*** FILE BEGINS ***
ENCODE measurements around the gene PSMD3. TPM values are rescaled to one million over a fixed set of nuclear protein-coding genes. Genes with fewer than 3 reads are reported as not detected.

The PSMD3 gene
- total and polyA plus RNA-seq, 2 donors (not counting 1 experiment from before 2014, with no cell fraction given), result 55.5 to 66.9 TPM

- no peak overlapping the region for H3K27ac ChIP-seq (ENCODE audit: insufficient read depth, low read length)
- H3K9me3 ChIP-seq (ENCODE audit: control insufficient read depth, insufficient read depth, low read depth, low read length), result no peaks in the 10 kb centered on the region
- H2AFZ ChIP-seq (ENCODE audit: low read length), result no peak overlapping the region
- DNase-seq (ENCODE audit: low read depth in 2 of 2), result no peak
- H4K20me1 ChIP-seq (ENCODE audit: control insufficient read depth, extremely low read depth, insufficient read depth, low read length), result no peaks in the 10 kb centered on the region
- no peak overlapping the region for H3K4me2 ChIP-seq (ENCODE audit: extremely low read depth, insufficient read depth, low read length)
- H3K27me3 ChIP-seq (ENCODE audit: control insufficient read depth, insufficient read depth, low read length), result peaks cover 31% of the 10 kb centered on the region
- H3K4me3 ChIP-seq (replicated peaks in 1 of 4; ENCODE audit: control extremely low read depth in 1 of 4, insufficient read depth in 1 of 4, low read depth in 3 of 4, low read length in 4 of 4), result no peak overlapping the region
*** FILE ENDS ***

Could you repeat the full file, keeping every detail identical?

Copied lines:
ENCODE measurements around the gene PSMD3. TPM values are rescaled to one million over a fixed set of nuclear protein-coding genes. Genes with fewer than 3 reads are reported as not detected.

The PSMD3 gene
- total and polyA plus RNA-seq, 2 donors (not counting 1 experiment from before 2014, with no cell fraction given), result 55.5 to 66.9 TPM

- no peak overlapping the region for H3K27ac ChIP-seq (ENCODE audit: insufficient read depth, low read length)
- H3K9me3 ChIP-seq (ENCODE audit: control insufficient read depth, insufficient read depth, low read depth, low read length), result no peaks in the 10 kb centered on the region
- H2AFZ ChIP-seq (ENCODE audit: low read length), result no peak overlapping the region
- DNase-seq (ENCODE audit: low read depth in 2 of 2), result no peak
- H4K20me1 ChIP-seq (ENCODE audit: control insufficient read depth, extremely low read depth, insufficient read depth, low read length), result no peaks in the 10 kb centered on the region
- no peak overlapping the region for H3K4me2 ChIP-seq (ENCODE audit: extremely low read depth, insufficient read depth, low read length)
- H3K27me3 ChIP-seq (ENCODE audit: control insufficient read depth, insufficient read depth, low read length), result peaks cover 31% of the 10 kb centered on the region
- H3K4me3 ChIP-seq (replicated peaks in 1 of 4; ENCODE audit: control extremely low read depth in 1 of 4, insufficient read depth in 1 of 4, low read depth in 3 of 4, low read length in 4 of 4), result no peak overlapping the region